Undergraduate Course: High Energy Astrophysics (PHYS11013)
|School||School of Physics and Astronomy
||College||College of Science and Engineering
|Credit level (Normal year taken)||SCQF Level 11 (Year 4 Undergraduate)
||Availability||Available to all students
|Summary||The term `High Energy Astrophysics' can be interpreted in many different ways. In the most narrow sense, it refers to observations involving high energy photons, primarily X-rays and gamma-rays. In a broader and more astrophysical view, it refers to the study of objects such as supernovae, neutron stars, black holes, binary X-ray sources, gamma-ray bursts, active galactic nuclei, radio jets, and clusters of galaxies, which involve extreme conditions, like high energies, temperatures, or densities. These objects have high energy particles, even if the photons that they emit have much lower energies. This course examines the many physical processes which are important in the structure and emission of light from extreme astrophysical sources. Starting from Maxwell's equations, the classical theory of radiation from an accelerated charge is developed, and generalised to the relativistic case. Topic studied then include: synchrotron radiation from relativistic electrons gyrating in a magnetic field; the acceleration of particles to relativistic energies; Compton and inverse Compton scattering; accretion of material onto compact objects; Radio galaxies and quasars, and their jets; bremsstrahlung emission from hot gas; cooling flows and the role of black holes in galaxy formation.
- Recap of Maxwell's Equations
- Radiation from accelerating charges (Larmor formula)
- Bremsstrahlung emission
- Applications to clusters of galaxies
- Shocks and particle acceleration
- Synchrotron radiation
- Compton Scattering and Inverse Compton Scattering
- Applications to radio galaxies and AGN
- Superluminal motions and beaming
- Supernovae and Gamma Ray Bursts
Entry Requirements (not applicable to Visiting Students)
|| It is RECOMMENDED that students have passed
||Other requirements|| At least 80 credit points accrued in courses of SCQF Level 9 or 10 drawn from Schedule Q.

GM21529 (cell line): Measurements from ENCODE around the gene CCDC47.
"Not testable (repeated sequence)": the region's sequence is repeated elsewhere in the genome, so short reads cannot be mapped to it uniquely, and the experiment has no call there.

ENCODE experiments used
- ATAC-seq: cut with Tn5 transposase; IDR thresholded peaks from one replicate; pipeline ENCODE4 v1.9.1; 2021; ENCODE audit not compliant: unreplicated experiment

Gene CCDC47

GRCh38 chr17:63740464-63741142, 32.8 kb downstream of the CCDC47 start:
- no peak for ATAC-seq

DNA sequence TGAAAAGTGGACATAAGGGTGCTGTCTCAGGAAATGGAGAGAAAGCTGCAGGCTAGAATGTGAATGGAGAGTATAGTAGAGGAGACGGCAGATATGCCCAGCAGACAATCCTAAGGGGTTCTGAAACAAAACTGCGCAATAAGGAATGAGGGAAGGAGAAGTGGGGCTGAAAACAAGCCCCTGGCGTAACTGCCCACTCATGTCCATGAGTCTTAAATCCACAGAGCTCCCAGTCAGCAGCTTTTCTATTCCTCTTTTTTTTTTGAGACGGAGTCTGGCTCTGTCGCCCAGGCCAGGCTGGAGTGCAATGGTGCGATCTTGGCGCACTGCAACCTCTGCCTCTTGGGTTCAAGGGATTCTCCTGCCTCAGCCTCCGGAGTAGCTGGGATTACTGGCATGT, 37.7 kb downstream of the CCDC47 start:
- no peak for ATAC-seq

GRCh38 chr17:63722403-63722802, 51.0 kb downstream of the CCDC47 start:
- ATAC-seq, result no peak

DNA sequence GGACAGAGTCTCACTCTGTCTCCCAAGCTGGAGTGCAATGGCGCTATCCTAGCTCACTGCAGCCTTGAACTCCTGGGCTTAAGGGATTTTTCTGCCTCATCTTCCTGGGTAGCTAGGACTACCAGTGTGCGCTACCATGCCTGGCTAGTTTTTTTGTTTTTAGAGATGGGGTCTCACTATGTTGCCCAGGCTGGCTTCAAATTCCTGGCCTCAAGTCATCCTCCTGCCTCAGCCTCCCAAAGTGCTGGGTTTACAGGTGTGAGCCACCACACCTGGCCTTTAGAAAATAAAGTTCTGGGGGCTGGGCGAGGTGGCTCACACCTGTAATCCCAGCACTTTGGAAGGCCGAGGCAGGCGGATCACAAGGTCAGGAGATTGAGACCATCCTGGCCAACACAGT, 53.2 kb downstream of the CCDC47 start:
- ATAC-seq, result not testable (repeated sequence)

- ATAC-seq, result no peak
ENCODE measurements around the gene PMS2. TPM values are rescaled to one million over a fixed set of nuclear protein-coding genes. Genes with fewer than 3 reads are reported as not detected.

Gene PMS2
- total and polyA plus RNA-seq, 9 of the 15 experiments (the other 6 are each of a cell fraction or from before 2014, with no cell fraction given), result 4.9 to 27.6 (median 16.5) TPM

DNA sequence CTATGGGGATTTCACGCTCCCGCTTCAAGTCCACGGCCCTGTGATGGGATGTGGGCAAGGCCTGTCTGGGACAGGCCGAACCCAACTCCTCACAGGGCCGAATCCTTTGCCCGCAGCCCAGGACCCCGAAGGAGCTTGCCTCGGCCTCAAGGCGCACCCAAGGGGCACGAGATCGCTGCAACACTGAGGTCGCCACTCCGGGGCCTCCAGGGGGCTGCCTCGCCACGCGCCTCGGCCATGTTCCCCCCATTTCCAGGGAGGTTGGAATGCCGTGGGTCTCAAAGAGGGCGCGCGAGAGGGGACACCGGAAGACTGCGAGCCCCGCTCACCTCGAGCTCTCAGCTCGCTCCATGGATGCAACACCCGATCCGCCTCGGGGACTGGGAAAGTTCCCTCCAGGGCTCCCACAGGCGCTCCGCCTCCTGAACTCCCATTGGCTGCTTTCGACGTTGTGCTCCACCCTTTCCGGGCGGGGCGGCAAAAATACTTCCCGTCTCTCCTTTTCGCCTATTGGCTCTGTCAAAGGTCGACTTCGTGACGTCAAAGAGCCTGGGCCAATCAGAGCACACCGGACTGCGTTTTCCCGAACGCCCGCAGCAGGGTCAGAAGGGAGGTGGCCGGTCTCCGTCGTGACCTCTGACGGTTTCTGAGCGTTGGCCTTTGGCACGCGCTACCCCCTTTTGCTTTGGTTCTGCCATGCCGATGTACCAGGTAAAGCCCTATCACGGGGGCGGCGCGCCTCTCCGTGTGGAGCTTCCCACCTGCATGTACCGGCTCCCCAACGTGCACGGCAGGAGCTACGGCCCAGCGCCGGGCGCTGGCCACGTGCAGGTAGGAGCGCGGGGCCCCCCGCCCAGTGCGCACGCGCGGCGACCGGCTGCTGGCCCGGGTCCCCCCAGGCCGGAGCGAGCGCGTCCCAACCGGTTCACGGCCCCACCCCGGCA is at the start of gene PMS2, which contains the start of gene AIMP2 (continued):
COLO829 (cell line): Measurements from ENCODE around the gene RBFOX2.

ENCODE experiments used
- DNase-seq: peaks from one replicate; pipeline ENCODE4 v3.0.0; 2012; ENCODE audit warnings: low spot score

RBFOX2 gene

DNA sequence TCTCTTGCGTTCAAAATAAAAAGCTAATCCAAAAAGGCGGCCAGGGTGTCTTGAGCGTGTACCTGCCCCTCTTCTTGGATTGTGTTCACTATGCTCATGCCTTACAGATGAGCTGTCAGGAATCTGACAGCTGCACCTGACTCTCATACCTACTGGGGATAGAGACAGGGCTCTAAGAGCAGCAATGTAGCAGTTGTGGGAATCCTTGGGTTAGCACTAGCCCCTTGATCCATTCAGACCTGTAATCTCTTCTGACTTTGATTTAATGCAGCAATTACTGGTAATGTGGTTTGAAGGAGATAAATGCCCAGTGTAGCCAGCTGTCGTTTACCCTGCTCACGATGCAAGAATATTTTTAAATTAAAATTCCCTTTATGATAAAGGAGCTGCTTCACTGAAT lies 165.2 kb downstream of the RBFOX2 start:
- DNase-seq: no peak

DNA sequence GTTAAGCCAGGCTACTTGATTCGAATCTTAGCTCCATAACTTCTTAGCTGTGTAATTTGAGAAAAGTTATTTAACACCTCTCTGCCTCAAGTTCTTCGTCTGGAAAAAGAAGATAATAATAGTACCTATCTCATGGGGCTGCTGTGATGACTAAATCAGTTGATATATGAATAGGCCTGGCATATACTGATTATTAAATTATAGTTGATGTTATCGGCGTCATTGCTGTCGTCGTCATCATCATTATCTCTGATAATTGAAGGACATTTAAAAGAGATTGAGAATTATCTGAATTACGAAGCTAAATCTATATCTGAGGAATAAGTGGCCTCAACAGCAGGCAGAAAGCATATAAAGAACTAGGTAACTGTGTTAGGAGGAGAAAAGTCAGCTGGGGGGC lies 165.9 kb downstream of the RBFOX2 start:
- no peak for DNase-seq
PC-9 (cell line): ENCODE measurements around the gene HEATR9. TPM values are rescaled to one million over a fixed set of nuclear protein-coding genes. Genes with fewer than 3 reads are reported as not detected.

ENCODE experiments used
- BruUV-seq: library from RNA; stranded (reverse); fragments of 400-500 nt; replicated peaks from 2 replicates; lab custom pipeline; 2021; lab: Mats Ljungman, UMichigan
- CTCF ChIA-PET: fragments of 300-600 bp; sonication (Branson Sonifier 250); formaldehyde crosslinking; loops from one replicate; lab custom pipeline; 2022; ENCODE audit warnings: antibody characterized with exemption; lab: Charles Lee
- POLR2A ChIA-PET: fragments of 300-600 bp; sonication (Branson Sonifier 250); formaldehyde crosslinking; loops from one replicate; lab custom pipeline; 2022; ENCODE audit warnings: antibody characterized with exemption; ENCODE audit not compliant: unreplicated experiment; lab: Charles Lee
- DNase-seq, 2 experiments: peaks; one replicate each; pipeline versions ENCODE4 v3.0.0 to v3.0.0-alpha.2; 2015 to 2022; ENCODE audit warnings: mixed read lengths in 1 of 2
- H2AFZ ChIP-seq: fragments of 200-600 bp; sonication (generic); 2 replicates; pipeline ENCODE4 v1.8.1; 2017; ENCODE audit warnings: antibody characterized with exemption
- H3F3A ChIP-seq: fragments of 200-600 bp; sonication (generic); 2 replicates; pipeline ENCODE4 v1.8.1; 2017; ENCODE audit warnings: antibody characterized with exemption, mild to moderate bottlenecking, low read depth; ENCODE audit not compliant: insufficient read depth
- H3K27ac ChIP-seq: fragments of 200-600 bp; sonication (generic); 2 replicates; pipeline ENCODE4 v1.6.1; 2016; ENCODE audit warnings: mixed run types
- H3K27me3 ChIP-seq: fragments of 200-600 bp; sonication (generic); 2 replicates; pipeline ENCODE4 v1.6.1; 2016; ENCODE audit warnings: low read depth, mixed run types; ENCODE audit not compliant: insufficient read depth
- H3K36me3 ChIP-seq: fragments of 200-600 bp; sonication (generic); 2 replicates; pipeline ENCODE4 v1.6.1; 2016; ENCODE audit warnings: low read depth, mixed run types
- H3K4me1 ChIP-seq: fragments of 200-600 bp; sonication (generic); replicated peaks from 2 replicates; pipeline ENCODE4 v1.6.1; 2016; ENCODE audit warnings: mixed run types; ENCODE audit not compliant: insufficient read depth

Information for Visiting Students
|High Demand Course?
Course Delivery Information
|Academic year 2020/21, Available to all students (SV1)
|Learning and Teaching activities (Further Info)
Lecture Hours 22,
Seminar/Tutorial Hours 10,
Summative Assessment Hours 2,
Revision Session Hours 3,
Programme Level Learning and Teaching Hours 2,
Directed Learning and Independent Learning Hours
|Assessment (Further Info)
|Additional Information (Assessment)
||Degree Examination, 100%
||There will be opportunities for feedback on progress during all tutorial sessions. In addition, there will be a hand-in question associated with each tutorial sheet which will be fully marked and one-to-one feedback given.
||Hours & Minutes
|Main Exam Diet S2 (April/May)||2:00|
On completion of this course, the student will be able to:
- Demonstrate understanding of four-vectors, the summation convention, and invariants, and apply these to problems in astrophysical radiation mechanisms.
- Use Maxwell's equations to derive and solve wave equations for the electrostatic and magnetic vector potentials, derive and apply Larmor's formula, and discuss the effects of enhanced energy loss and beaming of radiation for charges moving relativistically.
- Derive the properties of Bremsstrahlung radiation, and use these to demonstrate understanding of astrophysical phenomena.
- Describe the physical process of diffusive shock acceleration, explain the origin and properties of synchrotron radiation, and show how these can be used to derive physical parameters of astrophysical objects.
- Identify the emission mechanism at work in a variety of astrophysical objects, and draw conclusions as to their properties.
|Graduate Attributes and Skills
|Course organiser||Prof Philip Best
Tel: (0131 6)68 8358
|Course secretary||Miss Stephanie Blakey
Tel: (0131 6)68 8261